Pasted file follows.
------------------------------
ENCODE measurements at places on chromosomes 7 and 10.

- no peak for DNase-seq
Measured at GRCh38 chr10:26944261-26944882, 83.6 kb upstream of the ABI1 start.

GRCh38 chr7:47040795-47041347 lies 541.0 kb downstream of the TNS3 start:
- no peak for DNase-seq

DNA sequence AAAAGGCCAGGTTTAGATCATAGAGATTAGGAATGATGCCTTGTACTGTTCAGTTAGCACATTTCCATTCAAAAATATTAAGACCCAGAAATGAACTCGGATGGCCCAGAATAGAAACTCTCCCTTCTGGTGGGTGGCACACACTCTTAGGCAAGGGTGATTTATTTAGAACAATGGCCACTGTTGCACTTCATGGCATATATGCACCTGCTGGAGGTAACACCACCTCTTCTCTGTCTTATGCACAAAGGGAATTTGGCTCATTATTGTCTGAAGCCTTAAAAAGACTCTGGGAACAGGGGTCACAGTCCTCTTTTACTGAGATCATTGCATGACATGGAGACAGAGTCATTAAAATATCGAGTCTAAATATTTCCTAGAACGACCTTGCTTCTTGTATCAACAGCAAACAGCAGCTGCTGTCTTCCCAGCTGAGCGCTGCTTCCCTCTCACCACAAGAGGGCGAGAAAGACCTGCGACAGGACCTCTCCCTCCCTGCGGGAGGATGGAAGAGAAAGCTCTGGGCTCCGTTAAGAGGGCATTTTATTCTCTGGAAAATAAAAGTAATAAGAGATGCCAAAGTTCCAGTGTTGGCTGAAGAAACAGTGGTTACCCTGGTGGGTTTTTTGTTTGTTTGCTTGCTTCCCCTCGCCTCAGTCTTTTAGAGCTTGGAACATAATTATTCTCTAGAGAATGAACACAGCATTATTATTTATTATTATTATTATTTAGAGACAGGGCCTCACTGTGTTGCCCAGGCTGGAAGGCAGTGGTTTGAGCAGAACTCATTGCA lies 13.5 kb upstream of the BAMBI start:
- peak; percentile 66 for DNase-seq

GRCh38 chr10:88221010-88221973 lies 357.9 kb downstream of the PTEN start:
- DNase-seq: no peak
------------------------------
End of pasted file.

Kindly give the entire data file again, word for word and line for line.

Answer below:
ENCODE measurements at places on chromosomes 7 and 10.

- no peak for DNase-seq
Measured at GRCh38 chr10:26944261-26944882, 83.6 kb upstream of the ABI1 start.

GRCh38 chr7:47040795-47041347 lies 541.0 kb downstream of the TNS3 start:
- no peak for DNase-seq

DNA sequence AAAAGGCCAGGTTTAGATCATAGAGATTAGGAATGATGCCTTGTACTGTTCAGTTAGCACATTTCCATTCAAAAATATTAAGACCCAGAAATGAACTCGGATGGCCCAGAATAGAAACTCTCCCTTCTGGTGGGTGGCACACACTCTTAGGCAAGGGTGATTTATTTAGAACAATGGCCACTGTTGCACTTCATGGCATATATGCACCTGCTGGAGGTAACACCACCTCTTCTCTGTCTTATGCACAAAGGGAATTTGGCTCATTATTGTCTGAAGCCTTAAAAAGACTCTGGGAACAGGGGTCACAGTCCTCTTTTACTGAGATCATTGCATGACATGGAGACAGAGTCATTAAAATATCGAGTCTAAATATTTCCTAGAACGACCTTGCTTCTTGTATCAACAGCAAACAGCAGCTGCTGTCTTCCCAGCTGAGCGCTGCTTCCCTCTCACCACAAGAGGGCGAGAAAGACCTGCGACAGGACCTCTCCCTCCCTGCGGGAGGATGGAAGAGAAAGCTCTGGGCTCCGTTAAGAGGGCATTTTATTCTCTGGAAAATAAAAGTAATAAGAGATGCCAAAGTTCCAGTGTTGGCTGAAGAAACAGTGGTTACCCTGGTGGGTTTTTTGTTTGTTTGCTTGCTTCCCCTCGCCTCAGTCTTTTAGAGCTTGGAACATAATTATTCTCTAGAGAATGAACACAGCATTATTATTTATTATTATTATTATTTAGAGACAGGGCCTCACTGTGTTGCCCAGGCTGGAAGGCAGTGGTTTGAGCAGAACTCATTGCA lies 13.5 kb upstream of the BAMBI start:
- peak; percentile 66 for DNase-seq

GRCh38 chr10:88221010-88221973 lies 357.9 kb downstream of the PTEN start:
- DNase-seq: no peak